Day is the heart of FX's subversive, cult-fave comedy "It's Always Sunny," a show that's often been referred to as "'Seinfeld' on crack." Five friends run a Philadelphia bar together and make hilarious social commentaries that are carefully crafted into seemingly outrageous storylines about stalking, patriotism, racism, gun control, welfare, terrorism, gay marriage, religion, the gas crisis and bromance.
Day's Charlie Kelly is the sweetest member of "The Gang," as the "Sunny"-ites refer to themselves. This despite Kelly's stalking of The Waitress (played by Day's real-life wife, Mary Elizabeth Ellis), even pretending to have cancer to win a date with her; not being able to read or write; spending much of his day killing big rats; and writing -- well, inasmuch as he's capable of writing -- a musical about how he was molested as a child. Why? It's all about Day.
The actor can muster an insane amount of enthusiasm for anything his alter ego is up to, selling even his character's wackiest ideas with complete sincerity. Whether whipping himself into a manic frenzy while pretending to be a Serpico-like cop or trying to woo potential online dating love matches with his love of "milk steak," Charlie steals many a scene because of Day's ability to go from subtle to over-the-top funny in seconds.
Sound familiar? Sort of like something a certain other bearded, bundle-full of-energy comic actor -- hint: rhymes with "Mack Dalifianakis" -- has done so well?
The key to pulling off the kinds of characters a Zach Galifianakis or a Charlie Day have mastered is the physical comedy, of course, but combined with that rare ability to be just as funny with a facial expression, a raising of the eyebrows, a slight stare, a softening of the voice. In other words, the ability to deliver a nuanced performance.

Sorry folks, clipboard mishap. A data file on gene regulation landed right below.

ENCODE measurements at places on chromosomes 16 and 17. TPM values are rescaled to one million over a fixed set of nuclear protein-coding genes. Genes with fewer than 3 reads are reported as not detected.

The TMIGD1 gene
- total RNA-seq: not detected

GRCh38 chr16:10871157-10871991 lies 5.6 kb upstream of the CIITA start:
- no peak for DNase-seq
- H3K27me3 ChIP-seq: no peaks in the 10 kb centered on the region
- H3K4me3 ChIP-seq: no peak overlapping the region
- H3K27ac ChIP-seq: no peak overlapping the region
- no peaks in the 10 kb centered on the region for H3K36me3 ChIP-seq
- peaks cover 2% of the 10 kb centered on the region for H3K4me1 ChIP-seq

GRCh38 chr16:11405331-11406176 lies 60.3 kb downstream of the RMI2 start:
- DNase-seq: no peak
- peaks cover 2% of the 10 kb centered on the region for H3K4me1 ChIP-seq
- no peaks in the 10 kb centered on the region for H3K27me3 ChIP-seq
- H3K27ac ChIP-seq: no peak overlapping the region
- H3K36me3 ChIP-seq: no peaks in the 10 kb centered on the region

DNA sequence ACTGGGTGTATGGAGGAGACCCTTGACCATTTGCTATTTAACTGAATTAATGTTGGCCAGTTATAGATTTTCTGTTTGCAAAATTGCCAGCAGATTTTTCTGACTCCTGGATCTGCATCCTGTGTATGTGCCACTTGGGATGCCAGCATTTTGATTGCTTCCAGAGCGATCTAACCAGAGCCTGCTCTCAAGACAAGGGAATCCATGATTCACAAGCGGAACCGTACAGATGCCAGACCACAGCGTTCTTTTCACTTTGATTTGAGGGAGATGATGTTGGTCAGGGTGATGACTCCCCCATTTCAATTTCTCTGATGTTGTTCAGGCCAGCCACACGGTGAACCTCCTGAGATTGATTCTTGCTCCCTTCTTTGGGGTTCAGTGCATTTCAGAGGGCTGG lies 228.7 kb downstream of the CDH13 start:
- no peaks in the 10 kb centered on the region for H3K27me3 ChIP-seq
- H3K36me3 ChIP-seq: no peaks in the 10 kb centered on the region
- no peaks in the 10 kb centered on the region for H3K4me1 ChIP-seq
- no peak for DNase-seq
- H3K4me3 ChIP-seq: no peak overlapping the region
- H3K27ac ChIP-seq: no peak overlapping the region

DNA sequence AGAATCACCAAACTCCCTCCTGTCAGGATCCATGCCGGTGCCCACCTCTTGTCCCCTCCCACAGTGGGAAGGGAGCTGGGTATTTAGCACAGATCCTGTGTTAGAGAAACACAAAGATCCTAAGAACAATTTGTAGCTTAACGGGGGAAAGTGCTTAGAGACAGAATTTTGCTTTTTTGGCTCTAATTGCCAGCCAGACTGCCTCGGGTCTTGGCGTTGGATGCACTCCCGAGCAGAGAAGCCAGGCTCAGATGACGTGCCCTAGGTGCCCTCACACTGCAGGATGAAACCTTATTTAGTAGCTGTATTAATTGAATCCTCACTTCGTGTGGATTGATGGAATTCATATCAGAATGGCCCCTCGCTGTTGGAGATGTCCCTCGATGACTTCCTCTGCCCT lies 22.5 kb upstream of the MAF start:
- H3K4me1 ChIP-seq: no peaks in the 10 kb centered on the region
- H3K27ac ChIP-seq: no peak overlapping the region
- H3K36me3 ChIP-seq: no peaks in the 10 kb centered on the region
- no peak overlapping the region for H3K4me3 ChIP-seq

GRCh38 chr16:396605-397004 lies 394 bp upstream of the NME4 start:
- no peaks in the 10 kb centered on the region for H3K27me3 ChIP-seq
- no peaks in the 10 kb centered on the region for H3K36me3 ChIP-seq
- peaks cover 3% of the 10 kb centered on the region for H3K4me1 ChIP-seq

Day's done it on a regular basis on "It's Always Sunny in Philadelphia," and in last year's Drew Barrymore/Justin Long comedy "Going the Distance."
Day was Long's roommate Dan, whose habit of providing a soundtrack for his roomie's hookups would have been creepy, instead of just endearingly weird, in the hands of a less skilled, less likable actor.
And it's that talent moviegoers will see again in this week's "Horrible Bosses," in which Day plays Dale, a dental assistant who wants to kill his boss -- a dentist played by Jennifer Aniston -- because she constantly makes him the subject of her unwanted sexual advances. Dale is totally committed to his relationship with his fiancée, but even his friends (played by Jason Bateman and Day's "Going the Distance" co-star Jason Sudeikis) find it difficult to believe that he's unhappy about being hit on by his hot boss.
Yet Day infuses Dale with a goofy charm and sincerity that not only allows him to go scene for scene with funny guys like the Jasons, Kevin Spacey, Jamie Foxx and a nearly unrecognizable Colin Farrell, but also to make the audience believe that, no, Dale doesn't want to have sex with his sexy boss, because, yes, he loves his fiancée just that much.
Still unconvinced? Seeing "Horrible Bosses" for yourself should take care of that, as should the knowledge that Guillermo del Toro has cast Day in "Pacific Rim," his 2013 aliens-attack-Earth flick in which Day will reportedly provide the comic relief alongside the dramatic acting talent of Charlie Hunnam and Idris Elba.
Watch out, Zach G... there's a new go-to funny guy in town.